Louisville men's basketball coach Rick Pitino and athletic director Tom Jurich were placed on administrative leave by the school on Wednesday amid a federal fraud and corruption investigation.
Interim president Greg Postel announced the moves at a news conference after initial reports surfaced Wednesday morning that the university had fired both Pitino and Jurich.
Although Pitino isn't officially out of a job yet, his attorney, Steve Pence, told the Louisville Courier-Journal that the school had "effectively fired" the coach by putting him on unpaid leave.
Jurich will paid while he is on administrative leave.
The decision comes after Postel acknowledged on Tuesday that the school's men's basketball program is part of the federal investigation into alleged bribery of recruits.
Federal prosecutors say at least three high school recruits were promised payments of up to $150,000 to commit to two universities sponsored by Adidas, with James Gatto, Adidas Basketball's head of global marketing, allegedly funneling the money to the recruits' families.
Neither Pitino nor the school were mentioned by name by federal prosecutors when announcing the arrest of 10 people, including Gatto and four assistant coaches at other schools, on fraud and corruption charges.
Wednesday's punishment for Pitino and Jurich comes as the school is also dealing with the fallout of a sex scandal that came to light nearly two years ago. Pitino, who has a 416-143 record and a national title over 16 years at the school, was suspended by the NCAA for the first five ACC games of the 2017-18 season as punishment for that earlier case.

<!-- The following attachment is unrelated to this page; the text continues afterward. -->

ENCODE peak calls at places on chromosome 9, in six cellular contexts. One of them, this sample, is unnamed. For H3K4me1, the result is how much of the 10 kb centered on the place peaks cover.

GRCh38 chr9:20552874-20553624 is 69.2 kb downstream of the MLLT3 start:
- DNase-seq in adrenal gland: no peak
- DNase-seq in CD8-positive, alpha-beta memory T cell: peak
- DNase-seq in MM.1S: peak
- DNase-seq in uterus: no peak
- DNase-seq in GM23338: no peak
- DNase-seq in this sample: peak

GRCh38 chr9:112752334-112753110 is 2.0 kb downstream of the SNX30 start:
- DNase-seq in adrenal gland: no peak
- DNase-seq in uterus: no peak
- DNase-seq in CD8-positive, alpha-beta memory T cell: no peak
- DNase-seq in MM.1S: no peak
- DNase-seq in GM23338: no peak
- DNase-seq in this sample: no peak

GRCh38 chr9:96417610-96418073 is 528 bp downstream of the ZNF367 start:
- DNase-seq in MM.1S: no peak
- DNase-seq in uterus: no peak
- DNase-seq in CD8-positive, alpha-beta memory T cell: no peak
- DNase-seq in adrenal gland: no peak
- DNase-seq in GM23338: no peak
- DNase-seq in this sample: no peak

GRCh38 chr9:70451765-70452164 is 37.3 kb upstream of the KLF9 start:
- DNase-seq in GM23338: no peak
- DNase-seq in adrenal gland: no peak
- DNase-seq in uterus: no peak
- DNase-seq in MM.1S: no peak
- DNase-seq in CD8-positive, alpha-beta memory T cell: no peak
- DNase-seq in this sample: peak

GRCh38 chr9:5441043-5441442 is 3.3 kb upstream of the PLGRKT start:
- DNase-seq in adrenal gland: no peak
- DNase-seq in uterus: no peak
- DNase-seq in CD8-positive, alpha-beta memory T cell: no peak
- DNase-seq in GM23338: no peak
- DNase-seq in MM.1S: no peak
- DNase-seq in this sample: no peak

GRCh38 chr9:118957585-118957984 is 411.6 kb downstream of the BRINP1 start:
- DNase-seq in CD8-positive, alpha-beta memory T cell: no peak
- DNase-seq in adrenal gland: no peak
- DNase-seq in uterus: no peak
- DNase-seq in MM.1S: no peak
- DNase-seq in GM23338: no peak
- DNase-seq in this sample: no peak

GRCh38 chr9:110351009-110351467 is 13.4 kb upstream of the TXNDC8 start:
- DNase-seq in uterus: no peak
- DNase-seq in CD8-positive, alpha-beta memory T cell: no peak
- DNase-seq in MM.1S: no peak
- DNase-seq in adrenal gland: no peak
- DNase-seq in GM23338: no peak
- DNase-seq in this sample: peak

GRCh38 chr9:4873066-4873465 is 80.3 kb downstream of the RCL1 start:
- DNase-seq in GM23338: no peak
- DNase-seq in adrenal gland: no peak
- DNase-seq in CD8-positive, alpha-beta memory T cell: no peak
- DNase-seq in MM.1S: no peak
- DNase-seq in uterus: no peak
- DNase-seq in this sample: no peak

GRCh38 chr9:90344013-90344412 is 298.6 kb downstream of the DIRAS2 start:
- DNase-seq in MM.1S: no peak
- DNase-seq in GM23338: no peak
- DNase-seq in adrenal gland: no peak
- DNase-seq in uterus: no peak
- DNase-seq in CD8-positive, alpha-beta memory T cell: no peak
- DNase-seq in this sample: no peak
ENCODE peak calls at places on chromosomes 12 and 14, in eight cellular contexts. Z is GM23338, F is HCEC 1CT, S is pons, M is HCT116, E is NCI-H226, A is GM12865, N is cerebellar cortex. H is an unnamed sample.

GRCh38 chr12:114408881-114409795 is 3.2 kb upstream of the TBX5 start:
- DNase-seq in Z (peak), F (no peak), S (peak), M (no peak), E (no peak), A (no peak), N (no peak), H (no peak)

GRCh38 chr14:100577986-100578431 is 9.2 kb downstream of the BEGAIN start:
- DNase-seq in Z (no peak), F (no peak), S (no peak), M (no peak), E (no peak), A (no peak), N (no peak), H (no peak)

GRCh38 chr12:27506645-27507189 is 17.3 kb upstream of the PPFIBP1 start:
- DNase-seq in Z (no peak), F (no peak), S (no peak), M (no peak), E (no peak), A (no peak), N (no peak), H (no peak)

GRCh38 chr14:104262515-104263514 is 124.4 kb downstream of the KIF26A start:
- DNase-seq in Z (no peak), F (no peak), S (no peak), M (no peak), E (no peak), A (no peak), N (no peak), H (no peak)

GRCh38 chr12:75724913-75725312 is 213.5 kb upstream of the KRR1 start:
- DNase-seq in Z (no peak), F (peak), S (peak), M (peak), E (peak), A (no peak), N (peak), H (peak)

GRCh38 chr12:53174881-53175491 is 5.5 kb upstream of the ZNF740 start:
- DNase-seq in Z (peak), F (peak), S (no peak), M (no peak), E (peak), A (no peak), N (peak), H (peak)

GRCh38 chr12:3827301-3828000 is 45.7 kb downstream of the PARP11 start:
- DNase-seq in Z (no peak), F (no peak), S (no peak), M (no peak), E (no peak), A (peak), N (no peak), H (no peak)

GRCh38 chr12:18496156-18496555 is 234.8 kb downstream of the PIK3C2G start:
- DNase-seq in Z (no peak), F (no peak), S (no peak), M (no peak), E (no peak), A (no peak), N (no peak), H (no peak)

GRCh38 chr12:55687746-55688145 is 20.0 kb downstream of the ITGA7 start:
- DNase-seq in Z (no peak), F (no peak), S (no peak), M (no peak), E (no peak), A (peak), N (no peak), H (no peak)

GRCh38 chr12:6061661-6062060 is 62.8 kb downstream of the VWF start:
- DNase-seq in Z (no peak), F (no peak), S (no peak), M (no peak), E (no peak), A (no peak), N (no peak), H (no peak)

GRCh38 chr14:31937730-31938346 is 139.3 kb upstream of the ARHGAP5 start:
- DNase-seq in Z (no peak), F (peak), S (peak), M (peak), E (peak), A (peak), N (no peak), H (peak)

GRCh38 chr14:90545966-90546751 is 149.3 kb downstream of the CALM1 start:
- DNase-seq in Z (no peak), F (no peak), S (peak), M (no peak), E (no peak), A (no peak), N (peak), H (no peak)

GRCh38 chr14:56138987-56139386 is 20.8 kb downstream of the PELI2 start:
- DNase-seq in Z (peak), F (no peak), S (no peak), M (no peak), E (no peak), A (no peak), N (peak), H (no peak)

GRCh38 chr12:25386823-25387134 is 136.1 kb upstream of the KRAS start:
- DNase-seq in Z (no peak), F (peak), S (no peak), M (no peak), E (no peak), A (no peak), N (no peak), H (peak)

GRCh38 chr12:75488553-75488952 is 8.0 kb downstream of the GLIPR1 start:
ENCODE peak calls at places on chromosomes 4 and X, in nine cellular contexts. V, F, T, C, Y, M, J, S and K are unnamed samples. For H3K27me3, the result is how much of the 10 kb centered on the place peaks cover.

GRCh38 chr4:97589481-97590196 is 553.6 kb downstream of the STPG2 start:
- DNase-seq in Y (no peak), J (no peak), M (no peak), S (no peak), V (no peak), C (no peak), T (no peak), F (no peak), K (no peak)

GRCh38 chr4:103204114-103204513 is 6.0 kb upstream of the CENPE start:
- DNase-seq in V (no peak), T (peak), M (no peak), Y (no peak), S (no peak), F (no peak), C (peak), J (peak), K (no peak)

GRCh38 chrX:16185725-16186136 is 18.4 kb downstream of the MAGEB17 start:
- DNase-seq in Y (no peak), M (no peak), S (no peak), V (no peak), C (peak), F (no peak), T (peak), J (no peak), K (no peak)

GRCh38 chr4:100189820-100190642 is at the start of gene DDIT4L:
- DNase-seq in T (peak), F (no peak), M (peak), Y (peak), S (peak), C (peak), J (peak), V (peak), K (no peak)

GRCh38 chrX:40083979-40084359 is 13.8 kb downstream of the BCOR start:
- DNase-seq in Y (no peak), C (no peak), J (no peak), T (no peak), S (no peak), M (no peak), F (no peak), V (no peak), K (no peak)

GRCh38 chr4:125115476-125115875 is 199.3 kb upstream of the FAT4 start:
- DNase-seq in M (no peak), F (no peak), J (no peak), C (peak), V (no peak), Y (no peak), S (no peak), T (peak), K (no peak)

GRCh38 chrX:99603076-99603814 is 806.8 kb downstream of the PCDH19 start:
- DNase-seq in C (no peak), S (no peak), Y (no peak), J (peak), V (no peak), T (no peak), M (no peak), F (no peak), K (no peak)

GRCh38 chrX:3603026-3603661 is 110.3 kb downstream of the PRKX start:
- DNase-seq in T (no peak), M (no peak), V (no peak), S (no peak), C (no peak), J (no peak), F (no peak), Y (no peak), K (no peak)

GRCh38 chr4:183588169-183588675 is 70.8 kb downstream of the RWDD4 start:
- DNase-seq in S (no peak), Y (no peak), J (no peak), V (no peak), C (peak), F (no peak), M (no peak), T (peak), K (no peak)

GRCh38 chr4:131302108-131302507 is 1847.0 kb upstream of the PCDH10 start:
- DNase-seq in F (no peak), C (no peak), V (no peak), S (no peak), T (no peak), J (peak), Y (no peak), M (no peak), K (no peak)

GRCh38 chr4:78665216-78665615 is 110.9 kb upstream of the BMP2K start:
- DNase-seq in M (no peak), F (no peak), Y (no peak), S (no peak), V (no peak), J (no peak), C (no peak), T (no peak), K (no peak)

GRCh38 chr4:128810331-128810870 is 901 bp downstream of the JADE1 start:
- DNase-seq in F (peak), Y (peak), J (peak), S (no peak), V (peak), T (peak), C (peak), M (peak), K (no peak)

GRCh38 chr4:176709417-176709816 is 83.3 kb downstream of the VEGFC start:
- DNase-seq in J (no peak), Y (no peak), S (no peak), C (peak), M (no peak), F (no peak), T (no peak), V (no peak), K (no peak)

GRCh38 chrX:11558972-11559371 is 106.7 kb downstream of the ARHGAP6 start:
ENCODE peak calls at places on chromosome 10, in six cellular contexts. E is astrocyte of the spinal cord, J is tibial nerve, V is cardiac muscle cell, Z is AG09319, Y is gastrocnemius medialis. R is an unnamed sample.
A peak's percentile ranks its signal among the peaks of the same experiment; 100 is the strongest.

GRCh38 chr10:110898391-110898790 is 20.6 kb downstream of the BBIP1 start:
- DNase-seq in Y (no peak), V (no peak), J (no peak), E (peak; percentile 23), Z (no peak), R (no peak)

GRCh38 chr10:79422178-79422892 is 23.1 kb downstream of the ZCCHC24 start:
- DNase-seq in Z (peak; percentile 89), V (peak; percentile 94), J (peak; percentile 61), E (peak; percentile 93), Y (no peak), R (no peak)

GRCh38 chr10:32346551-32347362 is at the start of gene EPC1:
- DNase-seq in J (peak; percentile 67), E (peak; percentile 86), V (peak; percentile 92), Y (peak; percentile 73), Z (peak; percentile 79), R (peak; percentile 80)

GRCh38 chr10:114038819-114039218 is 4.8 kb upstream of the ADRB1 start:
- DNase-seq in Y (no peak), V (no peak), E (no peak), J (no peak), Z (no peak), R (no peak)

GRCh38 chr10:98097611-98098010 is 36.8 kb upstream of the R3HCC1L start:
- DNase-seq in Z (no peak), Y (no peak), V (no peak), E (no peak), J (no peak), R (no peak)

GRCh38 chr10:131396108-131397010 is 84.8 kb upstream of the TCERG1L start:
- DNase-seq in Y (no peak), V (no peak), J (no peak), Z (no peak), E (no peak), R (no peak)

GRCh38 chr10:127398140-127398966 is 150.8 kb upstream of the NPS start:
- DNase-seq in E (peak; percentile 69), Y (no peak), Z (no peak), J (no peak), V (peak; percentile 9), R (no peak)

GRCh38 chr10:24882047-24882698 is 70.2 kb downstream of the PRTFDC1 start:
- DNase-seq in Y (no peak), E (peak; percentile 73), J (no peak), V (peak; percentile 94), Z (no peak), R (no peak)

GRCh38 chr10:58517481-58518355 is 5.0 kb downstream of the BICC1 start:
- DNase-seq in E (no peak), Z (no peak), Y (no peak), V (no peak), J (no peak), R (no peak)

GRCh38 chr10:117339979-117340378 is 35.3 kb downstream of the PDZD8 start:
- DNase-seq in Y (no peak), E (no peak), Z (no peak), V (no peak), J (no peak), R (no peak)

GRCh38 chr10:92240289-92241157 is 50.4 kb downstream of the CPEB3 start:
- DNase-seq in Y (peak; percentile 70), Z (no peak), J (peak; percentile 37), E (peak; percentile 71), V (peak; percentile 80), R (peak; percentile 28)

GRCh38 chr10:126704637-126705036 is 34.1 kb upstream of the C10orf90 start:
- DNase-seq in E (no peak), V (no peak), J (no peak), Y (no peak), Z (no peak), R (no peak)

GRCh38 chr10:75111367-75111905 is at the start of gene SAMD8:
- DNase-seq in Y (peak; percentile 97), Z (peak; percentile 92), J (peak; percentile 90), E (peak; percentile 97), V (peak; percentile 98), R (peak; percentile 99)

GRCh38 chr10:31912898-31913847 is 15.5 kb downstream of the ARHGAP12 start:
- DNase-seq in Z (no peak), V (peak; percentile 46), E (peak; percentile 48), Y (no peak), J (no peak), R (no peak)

The school is appealing the NCAA's punishment, which also includes vacating all "basketball records in which student-athletes competed while ineligible from December 2010 [to] July 2014." That would call into question Louisville's 2013 national championship.
Auburn assistant coach Chuck Person, Southern California assistant Tony Bland, Arizona assistant Emanuel Richardson and Oklahoma State assistant Lamont Evans are accused of taking cash bribes in order to steer players and their families to retain a particular adviser and sports agent.
Along with Gatto and the coaches, the others charged in the case so far include Adidas employee Merl Code, former NBA agent Christian Dawkins, financial adviser Munish Sood, and two others.
At a news conference detailing the charges Tuesday afternoon, federal authorities said the FBI has been investigating the criminal influence of money on NCAA coaches and players since 2015.
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